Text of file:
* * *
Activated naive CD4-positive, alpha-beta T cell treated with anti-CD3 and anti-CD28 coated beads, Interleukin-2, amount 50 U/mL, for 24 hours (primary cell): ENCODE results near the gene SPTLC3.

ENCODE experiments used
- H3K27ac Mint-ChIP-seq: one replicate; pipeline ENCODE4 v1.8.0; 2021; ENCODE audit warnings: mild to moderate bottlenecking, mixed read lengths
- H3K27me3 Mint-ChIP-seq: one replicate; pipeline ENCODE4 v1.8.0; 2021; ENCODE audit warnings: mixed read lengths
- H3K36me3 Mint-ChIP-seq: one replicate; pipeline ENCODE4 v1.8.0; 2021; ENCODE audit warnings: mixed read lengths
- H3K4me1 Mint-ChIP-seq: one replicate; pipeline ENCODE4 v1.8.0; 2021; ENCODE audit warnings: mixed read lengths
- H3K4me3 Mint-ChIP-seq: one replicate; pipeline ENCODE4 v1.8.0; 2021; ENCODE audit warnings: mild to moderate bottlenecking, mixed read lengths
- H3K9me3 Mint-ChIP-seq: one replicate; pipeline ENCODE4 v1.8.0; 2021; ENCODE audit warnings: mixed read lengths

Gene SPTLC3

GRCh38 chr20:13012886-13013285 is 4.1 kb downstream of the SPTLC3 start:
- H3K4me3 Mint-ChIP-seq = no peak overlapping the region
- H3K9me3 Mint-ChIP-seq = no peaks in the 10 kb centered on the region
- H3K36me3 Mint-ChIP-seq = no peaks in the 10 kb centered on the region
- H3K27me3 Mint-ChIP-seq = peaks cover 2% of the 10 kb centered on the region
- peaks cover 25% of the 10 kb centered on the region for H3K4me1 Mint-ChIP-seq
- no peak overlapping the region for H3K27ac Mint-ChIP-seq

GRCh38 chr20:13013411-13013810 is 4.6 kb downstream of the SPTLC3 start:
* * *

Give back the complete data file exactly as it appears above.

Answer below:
Activated naive CD4-positive, alpha-beta T cell treated with anti-CD3 and anti-CD28 coated beads, Interleukin-2, amount 50 U/mL, for 24 hours (primary cell): ENCODE results near the gene SPTLC3.

ENCODE experiments used
- H3K27ac Mint-ChIP-seq: one replicate; pipeline ENCODE4 v1.8.0; 2021; ENCODE audit warnings: mild to moderate bottlenecking, mixed read lengths
- H3K27me3 Mint-ChIP-seq: one replicate; pipeline ENCODE4 v1.8.0; 2021; ENCODE audit warnings: mixed read lengths
- H3K36me3 Mint-ChIP-seq: one replicate; pipeline ENCODE4 v1.8.0; 2021; ENCODE audit warnings: mixed read lengths
- H3K4me1 Mint-ChIP-seq: one replicate; pipeline ENCODE4 v1.8.0; 2021; ENCODE audit warnings: mixed read lengths
- H3K4me3 Mint-ChIP-seq: one replicate; pipeline ENCODE4 v1.8.0; 2021; ENCODE audit warnings: mild to moderate bottlenecking, mixed read lengths
- H3K9me3 Mint-ChIP-seq: one replicate; pipeline ENCODE4 v1.8.0; 2021; ENCODE audit warnings: mixed read lengths

Gene SPTLC3

GRCh38 chr20:13012886-13013285 is 4.1 kb downstream of the SPTLC3 start:
- H3K4me3 Mint-ChIP-seq = no peak overlapping the region
- H3K9me3 Mint-ChIP-seq = no peaks in the 10 kb centered on the region
- H3K36me3 Mint-ChIP-seq = no peaks in the 10 kb centered on the region
- H3K27me3 Mint-ChIP-seq = peaks cover 2% of the 10 kb centered on the region
- peaks cover 25% of the 10 kb centered on the region for H3K4me1 Mint-ChIP-seq
- no peak overlapping the region for H3K27ac Mint-ChIP-seq

GRCh38 chr20:13013411-13013810 is 4.6 kb downstream of the SPTLC3 start: